Poetry | ‘Romeo and Juliet of the East’ by Mariam Saidan | Issue 38 (Feb, 2021)

Romeo and Juliet of the East

… and then the hungry joggers 

sweating on empty stomach 

behind the bars 

around the fence.

Pavement heaves, 

dims with pandemic. 

Parc Monceau.

It’s time to dream. 

The birds and the trees 

look through the gates, 

my room, only steps away,


becomes a sanctuary, 

Leyli’s room in Arabia!

She’s fallen ill

beside her husband.


“virgin love” for another man.

 her would-be lover,

Majnūn (his tribe Banu ‘Amir called him thus)



room swirls, spirals, slides,

sickness spreads, 

Leyli’s confined.

Majnūn worships,

his legs take him round and round.

A pilgrimage, 

not God, but something real. 

His lips

open, close, meet,

move apart, close, 

open, gasp for air,

recite, shout, weep.

Leyli’s heat 

melts in the walls, 

but cannot escape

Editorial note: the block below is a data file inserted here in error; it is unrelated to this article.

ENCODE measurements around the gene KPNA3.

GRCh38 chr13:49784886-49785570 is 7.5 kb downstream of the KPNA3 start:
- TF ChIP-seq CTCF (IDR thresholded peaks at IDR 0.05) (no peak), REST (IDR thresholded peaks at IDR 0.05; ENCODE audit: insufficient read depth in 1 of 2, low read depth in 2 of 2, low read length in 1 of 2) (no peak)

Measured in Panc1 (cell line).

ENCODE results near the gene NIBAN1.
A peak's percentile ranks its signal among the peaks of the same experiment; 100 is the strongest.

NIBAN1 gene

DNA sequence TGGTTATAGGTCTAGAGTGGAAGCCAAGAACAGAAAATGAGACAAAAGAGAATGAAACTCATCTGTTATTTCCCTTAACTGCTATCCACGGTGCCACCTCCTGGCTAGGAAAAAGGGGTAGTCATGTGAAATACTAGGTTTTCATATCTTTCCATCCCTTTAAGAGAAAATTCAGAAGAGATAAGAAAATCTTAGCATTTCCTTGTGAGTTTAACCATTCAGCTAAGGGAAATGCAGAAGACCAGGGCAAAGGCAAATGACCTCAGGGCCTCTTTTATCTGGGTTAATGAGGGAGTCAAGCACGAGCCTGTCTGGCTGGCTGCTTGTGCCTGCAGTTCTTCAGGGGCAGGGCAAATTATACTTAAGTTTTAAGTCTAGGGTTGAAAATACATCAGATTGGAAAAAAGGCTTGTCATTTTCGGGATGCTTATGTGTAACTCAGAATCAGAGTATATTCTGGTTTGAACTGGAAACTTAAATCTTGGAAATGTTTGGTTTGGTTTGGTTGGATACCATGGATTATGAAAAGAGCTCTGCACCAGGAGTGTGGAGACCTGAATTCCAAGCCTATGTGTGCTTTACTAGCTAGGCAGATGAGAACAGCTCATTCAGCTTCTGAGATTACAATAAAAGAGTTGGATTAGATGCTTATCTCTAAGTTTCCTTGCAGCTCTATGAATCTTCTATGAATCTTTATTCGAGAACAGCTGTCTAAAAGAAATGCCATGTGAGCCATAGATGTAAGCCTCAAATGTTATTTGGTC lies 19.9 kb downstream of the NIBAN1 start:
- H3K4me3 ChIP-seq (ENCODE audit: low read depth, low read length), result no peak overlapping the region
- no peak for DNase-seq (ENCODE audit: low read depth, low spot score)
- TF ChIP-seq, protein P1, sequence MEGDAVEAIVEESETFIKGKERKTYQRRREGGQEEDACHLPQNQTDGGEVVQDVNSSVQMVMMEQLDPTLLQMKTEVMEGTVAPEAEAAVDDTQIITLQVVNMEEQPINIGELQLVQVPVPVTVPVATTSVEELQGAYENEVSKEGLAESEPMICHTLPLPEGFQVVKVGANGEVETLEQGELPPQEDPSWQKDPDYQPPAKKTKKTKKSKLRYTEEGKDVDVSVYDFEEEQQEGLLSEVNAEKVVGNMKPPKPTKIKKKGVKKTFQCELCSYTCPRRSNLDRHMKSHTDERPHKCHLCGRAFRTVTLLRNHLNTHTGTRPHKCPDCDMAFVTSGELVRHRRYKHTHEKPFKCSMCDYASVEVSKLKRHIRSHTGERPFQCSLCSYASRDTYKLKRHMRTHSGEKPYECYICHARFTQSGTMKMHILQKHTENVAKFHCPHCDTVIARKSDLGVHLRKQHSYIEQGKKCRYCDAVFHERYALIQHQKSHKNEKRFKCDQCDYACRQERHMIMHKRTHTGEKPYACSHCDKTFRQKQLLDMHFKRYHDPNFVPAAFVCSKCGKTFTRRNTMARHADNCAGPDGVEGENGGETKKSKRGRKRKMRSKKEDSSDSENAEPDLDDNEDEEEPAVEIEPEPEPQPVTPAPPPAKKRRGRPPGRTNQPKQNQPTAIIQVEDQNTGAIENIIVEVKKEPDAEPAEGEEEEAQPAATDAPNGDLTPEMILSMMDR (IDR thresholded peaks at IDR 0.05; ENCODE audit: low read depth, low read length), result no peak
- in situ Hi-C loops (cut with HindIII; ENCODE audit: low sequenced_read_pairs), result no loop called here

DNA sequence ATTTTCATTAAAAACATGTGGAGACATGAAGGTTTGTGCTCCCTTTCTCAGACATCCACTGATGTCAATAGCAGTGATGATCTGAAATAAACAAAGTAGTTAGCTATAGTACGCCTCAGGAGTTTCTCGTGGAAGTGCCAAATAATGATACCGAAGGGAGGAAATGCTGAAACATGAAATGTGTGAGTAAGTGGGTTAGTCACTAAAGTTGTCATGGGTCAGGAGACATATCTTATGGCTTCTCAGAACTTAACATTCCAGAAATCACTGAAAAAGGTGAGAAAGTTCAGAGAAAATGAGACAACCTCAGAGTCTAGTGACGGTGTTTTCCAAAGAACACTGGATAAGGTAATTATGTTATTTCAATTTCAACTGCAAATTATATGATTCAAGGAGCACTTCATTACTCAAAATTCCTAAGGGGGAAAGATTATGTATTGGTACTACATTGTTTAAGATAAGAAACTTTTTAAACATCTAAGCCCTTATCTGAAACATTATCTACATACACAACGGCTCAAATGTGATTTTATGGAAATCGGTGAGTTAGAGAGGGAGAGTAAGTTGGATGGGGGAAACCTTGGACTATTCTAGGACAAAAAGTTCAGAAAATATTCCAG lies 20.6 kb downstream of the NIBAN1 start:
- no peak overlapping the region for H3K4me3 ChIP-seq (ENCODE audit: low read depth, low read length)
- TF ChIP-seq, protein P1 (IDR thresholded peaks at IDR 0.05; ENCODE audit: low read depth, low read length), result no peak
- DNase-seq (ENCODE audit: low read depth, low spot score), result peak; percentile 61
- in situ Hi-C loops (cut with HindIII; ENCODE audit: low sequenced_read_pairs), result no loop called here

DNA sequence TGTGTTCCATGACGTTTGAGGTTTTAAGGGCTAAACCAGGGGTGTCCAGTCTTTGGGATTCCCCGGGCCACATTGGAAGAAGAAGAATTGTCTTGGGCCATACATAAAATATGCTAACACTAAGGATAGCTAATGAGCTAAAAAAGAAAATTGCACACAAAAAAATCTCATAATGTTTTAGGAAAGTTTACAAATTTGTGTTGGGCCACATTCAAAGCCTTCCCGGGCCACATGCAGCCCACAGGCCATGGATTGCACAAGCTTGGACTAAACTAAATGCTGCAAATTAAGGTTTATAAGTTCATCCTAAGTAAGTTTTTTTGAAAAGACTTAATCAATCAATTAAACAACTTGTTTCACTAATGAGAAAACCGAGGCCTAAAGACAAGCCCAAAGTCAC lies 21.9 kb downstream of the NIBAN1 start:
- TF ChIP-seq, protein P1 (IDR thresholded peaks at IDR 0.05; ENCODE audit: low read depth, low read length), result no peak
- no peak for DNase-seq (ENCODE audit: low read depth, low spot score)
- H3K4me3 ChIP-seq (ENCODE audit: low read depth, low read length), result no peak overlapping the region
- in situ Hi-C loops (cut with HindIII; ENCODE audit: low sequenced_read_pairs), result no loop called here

husband, father,


She breathes.

They remove the steaming cloth, 

press a fresh one

cool and wet

her skin,

fresh coal

burns, burns,

and burns.

In the evening,

they bury her 

in Père-Lachaise.

No investigation,

died of a broken heart

case closed.


his tongue stuck in his jaw, 

begins to sound like a crow. 

He may well be a crow,

pecking at the tombstone 

(lit from within)

and as his lungs, arms, eyes 

keep hardening,

isolated, in the 

brute heart of the grave,

he caws.

Mariam Saidan is Iranian/British and has worked in the Human Rights field, studied Public International Law in Tehran, Human Rights Law at University of Nottingham, and Creative Writing at Kent University. Her recent most publication can be found at ‘inksweat&tears’.

One thought on “Poetry | ‘Romeo and Juliet of the East’ by Mariam Saidan | Issue 38 (Feb, 2021)

  1. very well done. raw and powerful.
    “ pecking at the tombstone………..
    he caws”

    so touching. Keep writing.

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